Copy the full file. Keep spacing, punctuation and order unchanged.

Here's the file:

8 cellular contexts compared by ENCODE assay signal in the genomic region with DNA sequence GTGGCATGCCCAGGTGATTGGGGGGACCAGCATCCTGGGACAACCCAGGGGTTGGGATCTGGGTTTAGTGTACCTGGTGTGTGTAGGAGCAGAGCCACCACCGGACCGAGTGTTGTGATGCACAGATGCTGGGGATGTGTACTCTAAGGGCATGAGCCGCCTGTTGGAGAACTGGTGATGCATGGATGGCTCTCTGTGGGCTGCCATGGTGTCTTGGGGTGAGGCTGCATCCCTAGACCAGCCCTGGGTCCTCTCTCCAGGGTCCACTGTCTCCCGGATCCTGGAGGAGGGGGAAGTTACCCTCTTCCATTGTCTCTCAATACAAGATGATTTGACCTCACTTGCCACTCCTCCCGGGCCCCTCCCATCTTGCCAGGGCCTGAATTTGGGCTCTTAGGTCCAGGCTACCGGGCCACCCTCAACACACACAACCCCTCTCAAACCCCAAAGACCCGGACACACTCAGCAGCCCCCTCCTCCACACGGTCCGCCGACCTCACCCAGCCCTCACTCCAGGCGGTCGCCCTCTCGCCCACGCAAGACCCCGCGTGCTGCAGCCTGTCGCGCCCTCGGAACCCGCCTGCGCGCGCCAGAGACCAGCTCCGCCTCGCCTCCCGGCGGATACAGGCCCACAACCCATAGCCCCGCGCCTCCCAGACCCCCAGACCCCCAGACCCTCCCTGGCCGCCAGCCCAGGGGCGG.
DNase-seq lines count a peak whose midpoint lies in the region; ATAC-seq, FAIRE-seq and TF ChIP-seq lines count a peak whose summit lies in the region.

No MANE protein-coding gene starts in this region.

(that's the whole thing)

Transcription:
8 cellular contexts compared by ENCODE assay signal in the genomic region with DNA sequence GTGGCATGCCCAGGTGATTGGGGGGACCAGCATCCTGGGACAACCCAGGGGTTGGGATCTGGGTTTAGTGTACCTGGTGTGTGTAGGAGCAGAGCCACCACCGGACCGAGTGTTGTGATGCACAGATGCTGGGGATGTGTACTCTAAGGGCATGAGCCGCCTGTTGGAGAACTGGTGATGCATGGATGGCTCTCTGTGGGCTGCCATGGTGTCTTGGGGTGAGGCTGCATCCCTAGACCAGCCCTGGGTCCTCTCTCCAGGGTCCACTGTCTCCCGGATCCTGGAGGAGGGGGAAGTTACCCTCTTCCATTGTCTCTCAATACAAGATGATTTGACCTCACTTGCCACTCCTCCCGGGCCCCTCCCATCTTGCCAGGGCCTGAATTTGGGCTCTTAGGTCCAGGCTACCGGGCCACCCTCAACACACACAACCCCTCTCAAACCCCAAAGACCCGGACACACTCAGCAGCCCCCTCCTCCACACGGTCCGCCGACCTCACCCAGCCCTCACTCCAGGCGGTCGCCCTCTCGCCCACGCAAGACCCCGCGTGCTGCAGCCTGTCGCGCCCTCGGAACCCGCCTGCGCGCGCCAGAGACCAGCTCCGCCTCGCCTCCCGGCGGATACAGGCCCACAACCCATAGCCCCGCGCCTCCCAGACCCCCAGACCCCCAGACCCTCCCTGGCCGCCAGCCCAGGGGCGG.
DNase-seq lines count a peak whose midpoint lies in the region; ATAC-seq, FAIRE-seq and TF ChIP-seq lines count a peak whose summit lies in the region.

No MANE protein-coding gene starts in this region.